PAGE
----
configuring workspacer

use workspacer like a pro!

Workspacer is configured with the C# programming language. The expressiveness of C# allows you to be hyper-specific in terms of describing your desired behavior. This configuration documentation assumes that you have already created the example config in the correct folder, if you haven’t, check the quick-start guide.

I don’t know C#, or how to code, should I use workspacer?

Workspacer is intended to be on the extreme end of the power user spectrum. You can use workspacer without knowing how to code, but advanced configuration will be challenging if you need to deviate outside of the examples and configurations of other users.

How do I define custom workspaces?

Workspaces are created by calling the appropriate function on the IWorkspaceContainer you are using. In the default configuration, that is CreateWorkspace on the context.WorkspaceContainer object. For example:

context.WorkspaceContainer.CreateWorkspaces("more", "than", "one");

Layout Engines

Layout engines define the way windows get arranged on each workspace. There are a number of different ways to lay out windows and you can swap between them dynamically. By default, workspacer loads two engines to switch between, the FullLayoutEngine and the TallLayoutEngine, however you can change the set of default layout engines via:

context.DefaultLayouts = () => new ILayoutEngine[] { new FullLayoutEngine() };

You can even manually specify the layout engines on a per-workspace basis, by passing the different layout engines to the CreateWorkspace (or equivalent) function:

context.WorkspaceContainer.CreateWorkspace("layouts!", new FullLayoutEngine(), new TallLayoutEngine());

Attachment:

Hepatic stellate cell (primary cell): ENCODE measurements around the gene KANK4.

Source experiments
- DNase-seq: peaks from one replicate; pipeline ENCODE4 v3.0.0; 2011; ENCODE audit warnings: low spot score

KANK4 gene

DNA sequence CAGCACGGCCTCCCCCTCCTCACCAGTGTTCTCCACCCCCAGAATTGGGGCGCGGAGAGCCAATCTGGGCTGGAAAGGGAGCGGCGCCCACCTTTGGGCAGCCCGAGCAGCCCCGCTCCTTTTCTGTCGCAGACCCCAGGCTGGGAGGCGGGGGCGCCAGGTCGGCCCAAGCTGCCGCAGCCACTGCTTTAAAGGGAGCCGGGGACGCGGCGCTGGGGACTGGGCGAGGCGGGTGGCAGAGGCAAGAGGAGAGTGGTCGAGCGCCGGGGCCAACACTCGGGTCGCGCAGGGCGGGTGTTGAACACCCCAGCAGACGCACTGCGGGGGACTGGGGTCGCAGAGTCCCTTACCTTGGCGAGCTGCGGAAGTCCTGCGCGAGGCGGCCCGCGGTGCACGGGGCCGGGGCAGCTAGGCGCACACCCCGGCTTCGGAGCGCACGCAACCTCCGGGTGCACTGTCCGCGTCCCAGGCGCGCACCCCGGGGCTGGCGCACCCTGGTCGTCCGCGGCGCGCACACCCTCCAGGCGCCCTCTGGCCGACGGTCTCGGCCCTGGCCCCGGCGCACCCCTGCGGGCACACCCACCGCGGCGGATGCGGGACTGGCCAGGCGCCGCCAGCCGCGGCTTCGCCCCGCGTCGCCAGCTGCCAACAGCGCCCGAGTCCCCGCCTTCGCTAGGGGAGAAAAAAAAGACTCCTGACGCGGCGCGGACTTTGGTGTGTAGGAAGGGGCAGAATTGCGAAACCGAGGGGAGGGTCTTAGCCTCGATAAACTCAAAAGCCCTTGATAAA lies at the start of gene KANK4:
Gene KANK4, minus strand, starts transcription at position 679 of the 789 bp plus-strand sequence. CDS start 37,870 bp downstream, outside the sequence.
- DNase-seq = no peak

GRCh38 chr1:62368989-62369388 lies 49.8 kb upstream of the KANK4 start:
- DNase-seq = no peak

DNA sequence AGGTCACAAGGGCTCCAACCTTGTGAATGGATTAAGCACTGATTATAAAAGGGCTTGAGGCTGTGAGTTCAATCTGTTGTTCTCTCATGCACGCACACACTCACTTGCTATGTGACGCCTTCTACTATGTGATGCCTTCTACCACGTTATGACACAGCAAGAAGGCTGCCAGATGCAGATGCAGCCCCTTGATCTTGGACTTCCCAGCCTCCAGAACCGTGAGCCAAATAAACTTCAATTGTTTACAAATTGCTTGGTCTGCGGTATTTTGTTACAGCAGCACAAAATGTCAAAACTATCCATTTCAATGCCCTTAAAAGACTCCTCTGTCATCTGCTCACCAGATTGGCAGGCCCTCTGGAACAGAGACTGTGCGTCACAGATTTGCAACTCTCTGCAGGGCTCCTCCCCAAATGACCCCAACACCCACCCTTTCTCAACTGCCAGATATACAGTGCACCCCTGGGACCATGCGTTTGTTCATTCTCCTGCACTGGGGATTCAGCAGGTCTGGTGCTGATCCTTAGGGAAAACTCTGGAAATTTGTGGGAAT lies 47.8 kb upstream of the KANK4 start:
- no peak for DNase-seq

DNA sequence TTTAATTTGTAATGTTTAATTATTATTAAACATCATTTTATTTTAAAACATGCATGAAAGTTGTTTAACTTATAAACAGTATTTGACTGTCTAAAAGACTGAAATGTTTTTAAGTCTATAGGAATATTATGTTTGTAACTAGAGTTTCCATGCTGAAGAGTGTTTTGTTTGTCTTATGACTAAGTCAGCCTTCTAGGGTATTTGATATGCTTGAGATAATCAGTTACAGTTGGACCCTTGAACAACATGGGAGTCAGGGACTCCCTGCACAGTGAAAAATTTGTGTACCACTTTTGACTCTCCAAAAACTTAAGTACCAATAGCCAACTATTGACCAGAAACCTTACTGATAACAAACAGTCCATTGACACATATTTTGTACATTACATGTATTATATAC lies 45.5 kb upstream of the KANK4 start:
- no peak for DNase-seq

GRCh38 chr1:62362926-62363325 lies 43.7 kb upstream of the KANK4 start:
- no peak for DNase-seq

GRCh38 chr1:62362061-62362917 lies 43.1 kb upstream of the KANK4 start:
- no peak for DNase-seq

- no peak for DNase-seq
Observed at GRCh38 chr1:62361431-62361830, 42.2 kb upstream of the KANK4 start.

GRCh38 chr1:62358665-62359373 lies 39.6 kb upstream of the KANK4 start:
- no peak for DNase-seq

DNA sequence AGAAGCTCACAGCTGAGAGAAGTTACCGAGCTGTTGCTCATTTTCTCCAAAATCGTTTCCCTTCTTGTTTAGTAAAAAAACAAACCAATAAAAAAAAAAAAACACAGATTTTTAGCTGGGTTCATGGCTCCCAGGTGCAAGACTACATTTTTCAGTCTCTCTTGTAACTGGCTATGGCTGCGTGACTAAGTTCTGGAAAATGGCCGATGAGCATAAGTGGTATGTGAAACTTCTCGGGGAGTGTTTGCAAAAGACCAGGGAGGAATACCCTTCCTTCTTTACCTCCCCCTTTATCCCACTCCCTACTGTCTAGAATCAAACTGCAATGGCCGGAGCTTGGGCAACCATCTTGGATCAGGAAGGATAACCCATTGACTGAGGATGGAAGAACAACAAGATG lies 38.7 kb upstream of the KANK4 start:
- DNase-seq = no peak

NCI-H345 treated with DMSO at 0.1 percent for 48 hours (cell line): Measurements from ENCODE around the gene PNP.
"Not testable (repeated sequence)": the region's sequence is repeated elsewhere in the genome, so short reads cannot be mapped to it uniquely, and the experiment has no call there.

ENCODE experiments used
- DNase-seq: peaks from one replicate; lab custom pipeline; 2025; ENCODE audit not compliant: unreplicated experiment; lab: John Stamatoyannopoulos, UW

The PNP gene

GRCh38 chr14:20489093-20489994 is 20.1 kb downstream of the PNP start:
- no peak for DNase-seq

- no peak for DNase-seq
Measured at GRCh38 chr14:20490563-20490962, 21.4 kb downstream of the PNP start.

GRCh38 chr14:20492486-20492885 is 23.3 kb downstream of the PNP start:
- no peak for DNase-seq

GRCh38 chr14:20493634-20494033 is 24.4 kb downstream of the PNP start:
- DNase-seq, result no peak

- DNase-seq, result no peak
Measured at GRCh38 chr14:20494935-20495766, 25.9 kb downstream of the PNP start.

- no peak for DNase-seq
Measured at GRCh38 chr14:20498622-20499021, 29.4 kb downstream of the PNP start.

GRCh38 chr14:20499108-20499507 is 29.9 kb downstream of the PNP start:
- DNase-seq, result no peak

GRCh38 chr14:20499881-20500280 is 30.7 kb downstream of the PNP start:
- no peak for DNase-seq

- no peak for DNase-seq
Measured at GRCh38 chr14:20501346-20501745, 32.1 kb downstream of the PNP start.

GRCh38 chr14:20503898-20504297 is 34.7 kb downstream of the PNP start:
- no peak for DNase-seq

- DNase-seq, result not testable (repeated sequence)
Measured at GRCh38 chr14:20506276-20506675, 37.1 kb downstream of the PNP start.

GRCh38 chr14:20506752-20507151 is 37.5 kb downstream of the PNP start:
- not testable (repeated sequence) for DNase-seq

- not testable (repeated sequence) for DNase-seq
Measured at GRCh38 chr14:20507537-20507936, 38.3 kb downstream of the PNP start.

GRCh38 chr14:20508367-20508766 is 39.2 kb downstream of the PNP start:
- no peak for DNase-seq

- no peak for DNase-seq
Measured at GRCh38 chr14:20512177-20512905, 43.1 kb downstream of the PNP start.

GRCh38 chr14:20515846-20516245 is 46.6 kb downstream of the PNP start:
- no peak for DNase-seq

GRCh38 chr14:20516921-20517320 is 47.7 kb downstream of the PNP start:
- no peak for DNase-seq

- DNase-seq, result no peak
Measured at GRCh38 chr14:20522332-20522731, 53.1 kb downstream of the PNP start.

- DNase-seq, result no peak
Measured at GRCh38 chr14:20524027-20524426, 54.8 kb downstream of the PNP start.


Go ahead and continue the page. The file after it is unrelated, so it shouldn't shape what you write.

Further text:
Existing Layout Engines

In development

Filters & Routes

By default, workspacer will ignore certain system windows, such as Task Manager and workspacer itself, and will route windows to the focused workspace when they are opened. This is completely customizable via IWindowRouter.

The default configuration provides the standard set of ignore/routing rules, but more can be added via calls to AddFilter and AddRoute.

# custom filter
context.WindowRouter.AddFilter((window) => !window.Title.Contains("my fun application"));
# custom route
context.WindowRouter.AddRoute((window) => window.Title.Contains("Google Chrome") ? context.WorkspaceContainer["web"] : null);

The AddFilter call will ensure that any window title containing the text "my fun application" will be ignored by workspacer. A true return value will allow the window to be managed, while a false value will force workspacer to ignore the window. This is recommended for full-screen applications such as videogames which may have conflicts with workspacer that could lead to unwanted crashes or false detections from an anti-cheat system due to workspacer trying to manage it.

The AddRoute call will ensure that any window title containing the text “Google Chrome” will be automatically placed in the “web” workspace. A null return value will signal to workspacer that the next route should be checked, while returning an actual workspace will ensure that the workspace manager will place the window in the returned workspace.


Workspacer offers additional functionality beyond just tiling your windows through Plugins. This is a way for a developer to ship functionality as a DLL that taps into workspacer without requiring massive amounts of extra code in your config file. Supported plugins include:

Most plugins can be configured using either an Action to change the default configuration, or by passing a configuration directly. For instance, the menu bar plugin may be configured in either of the following two ways:

context.AddBar(new BarPluginConfig()
        FontName = "JetBrainsMono NF",

context.AddBar(context =>
        context.FontName = "JetBrainsMono NF";